Fewer than 5,000 U.S. children were in the hospital with Covid last week, and many fewer were in “serious condition” or on ventilators. Some of the hospitalized children probably had incidental cases of the virus, meaning they had been hospitalized for other reasons and tested positive while there.
Covid, as regular Morning readers have heard before, is overwhelmingly mild in children, even those who are unvaccinated. The risks are not zero, and they have risen during the current wave of infections, especially for children with major underlying health problems. But the risks remain extremely low.
Consider these numbers: Over the past week, about 870 children were admitted to hospitals with Covid, according to the C.D.C. By comparison, more than 5,000 children visit emergency rooms each week for sports injuries. More than 1,000 are hospitalized for bronchiolitis during a typical January week.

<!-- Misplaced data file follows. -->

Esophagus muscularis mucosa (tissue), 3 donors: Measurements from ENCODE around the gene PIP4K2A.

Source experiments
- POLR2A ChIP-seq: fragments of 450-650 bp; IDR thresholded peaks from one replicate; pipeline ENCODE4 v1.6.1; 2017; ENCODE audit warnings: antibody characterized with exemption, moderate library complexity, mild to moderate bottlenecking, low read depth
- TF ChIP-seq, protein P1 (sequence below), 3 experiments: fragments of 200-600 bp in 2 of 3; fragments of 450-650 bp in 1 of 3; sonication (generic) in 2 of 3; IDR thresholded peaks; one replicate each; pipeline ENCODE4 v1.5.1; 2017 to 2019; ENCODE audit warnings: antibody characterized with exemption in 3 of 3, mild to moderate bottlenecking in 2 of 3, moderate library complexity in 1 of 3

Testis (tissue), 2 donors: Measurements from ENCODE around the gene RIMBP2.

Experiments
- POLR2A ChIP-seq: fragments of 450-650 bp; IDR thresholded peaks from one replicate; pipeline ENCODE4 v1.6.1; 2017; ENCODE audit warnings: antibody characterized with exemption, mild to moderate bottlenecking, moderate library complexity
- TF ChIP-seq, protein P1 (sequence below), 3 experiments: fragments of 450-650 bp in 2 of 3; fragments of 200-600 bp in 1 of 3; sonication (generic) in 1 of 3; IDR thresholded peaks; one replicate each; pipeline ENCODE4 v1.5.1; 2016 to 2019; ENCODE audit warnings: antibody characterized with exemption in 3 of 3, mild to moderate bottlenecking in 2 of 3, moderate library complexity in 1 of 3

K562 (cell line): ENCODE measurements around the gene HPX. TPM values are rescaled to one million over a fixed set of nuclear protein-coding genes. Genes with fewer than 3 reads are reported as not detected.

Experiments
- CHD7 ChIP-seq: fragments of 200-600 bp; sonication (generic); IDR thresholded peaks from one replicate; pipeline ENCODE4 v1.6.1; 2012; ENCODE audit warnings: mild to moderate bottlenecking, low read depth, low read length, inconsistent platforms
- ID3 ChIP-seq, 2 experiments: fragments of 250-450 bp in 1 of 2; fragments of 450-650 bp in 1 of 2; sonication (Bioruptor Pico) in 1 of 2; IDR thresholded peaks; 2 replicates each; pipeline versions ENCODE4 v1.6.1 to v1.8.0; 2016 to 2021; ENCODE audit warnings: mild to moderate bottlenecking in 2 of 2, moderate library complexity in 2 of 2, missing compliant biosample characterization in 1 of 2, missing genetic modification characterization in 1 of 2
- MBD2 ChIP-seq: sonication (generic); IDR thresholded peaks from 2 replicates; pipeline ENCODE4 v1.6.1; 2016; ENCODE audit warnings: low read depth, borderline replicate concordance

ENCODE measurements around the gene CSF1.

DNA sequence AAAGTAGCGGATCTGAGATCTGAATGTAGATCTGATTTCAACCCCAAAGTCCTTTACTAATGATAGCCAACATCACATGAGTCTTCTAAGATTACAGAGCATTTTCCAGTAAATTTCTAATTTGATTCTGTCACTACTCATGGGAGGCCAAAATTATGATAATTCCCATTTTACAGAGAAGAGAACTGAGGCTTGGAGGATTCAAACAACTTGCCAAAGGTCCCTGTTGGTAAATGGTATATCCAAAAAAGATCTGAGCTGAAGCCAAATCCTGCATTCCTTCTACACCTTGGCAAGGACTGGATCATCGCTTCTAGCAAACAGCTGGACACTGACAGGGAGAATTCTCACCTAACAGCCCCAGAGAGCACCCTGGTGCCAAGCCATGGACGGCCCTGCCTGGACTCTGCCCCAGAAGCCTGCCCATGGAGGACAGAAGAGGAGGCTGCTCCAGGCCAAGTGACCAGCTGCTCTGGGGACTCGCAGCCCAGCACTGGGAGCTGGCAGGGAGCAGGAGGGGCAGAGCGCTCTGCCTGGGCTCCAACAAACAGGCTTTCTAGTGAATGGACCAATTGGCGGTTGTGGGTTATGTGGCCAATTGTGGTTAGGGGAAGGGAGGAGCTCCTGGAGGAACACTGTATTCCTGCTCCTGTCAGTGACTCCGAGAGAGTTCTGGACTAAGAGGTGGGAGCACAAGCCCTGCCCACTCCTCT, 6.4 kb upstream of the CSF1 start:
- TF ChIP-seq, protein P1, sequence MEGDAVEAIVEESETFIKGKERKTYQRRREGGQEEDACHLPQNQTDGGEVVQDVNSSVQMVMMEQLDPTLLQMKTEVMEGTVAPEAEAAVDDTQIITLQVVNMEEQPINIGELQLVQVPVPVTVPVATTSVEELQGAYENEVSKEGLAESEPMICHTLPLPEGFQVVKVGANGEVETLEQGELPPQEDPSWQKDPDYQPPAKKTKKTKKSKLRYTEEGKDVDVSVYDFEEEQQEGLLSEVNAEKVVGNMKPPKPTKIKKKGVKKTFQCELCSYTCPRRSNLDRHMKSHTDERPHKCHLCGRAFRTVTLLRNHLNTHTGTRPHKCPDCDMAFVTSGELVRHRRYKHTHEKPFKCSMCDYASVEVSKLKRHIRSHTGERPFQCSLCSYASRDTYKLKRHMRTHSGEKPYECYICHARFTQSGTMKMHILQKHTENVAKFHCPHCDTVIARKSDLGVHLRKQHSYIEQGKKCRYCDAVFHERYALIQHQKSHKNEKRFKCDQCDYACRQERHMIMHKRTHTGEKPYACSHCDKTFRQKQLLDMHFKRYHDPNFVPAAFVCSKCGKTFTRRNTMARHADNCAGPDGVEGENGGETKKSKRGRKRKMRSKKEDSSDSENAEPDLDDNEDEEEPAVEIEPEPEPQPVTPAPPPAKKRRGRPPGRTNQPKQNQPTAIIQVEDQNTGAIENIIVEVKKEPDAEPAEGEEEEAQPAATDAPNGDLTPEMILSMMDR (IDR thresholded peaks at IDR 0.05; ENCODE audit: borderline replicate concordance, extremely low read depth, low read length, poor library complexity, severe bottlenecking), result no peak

Similarly, the risk of Covid hospitalization for children — even in recent weeks — has been much lower than the risk from the respiratory virus known as R.S.V., as the epidemiologist Katelyn Jetelina has shown.
Or consider this: Vaccinated elderly people are at much more risk of severe Covid illness than unvaccinated children.
Sotomayor’s statement may not have been central to the case. But it was not a random error, either. Many other Americans on the left half of the political spectrum have also been exaggerating Covid’s risks to children. As the authors of a Gallup poll last year wrote, “Republicans consistently underestimate risks, while Democrats consistently overestimate them.”
I understand that these exaggerations often stem from an admirable desire to protect children from harm. But the result has been the opposite: The pandemic’s disruptions have led to lost learning, social isolation and widespread mental-health problems for children. Many American children are in crisis — as a result of pandemic restrictions rather than the virus itself.